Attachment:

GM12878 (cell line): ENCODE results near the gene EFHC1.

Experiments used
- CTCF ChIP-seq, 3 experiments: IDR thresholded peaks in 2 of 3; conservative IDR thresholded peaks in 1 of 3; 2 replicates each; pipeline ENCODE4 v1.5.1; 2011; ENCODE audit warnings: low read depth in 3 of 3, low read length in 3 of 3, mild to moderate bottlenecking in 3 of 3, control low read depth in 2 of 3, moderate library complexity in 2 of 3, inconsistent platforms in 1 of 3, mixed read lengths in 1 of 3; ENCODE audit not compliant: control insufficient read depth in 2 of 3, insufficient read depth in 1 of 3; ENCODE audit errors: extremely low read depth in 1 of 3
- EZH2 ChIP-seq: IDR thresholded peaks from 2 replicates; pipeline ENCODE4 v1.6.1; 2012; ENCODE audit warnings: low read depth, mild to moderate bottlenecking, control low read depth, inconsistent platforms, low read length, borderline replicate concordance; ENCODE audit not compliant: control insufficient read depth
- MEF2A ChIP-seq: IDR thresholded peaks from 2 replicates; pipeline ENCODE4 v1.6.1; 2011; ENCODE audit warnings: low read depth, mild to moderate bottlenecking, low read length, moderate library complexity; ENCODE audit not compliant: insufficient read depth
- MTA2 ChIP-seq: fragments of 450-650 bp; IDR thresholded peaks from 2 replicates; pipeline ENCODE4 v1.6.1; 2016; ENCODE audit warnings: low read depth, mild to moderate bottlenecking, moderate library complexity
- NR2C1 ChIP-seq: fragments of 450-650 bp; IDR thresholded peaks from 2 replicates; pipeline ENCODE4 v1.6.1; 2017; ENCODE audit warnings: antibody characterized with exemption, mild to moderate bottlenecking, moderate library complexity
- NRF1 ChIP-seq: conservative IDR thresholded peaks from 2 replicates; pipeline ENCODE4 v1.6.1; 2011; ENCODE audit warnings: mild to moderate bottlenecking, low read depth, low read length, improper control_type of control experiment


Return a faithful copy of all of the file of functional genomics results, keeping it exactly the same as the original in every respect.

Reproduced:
GM12878 (cell line): ENCODE results near the gene EFHC1.

Experiments used
- CTCF ChIP-seq, 3 experiments: IDR thresholded peaks in 2 of 3; conservative IDR thresholded peaks in 1 of 3; 2 replicates each; pipeline ENCODE4 v1.5.1; 2011; ENCODE audit warnings: low read depth in 3 of 3, low read length in 3 of 3, mild to moderate bottlenecking in 3 of 3, control low read depth in 2 of 3, moderate library complexity in 2 of 3, inconsistent platforms in 1 of 3, mixed read lengths in 1 of 3; ENCODE audit not compliant: control insufficient read depth in 2 of 3, insufficient read depth in 1 of 3; ENCODE audit errors: extremely low read depth in 1 of 3
- EZH2 ChIP-seq: IDR thresholded peaks from 2 replicates; pipeline ENCODE4 v1.6.1; 2012; ENCODE audit warnings: low read depth, mild to moderate bottlenecking, control low read depth, inconsistent platforms, low read length, borderline replicate concordance; ENCODE audit not compliant: control insufficient read depth
- MEF2A ChIP-seq: IDR thresholded peaks from 2 replicates; pipeline ENCODE4 v1.6.1; 2011; ENCODE audit warnings: low read depth, mild to moderate bottlenecking, low read length, moderate library complexity; ENCODE audit not compliant: insufficient read depth
- MTA2 ChIP-seq: fragments of 450-650 bp; IDR thresholded peaks from 2 replicates; pipeline ENCODE4 v1.6.1; 2016; ENCODE audit warnings: low read depth, mild to moderate bottlenecking, moderate library complexity
- NR2C1 ChIP-seq: fragments of 450-650 bp; IDR thresholded peaks from 2 replicates; pipeline ENCODE4 v1.6.1; 2017; ENCODE audit warnings: antibody characterized with exemption, mild to moderate bottlenecking, moderate library complexity
- NRF1 ChIP-seq: conservative IDR thresholded peaks from 2 replicates; pipeline ENCODE4 v1.6.1; 2011; ENCODE audit warnings: mild to moderate bottlenecking, low read depth, low read length, improper control_type of control experiment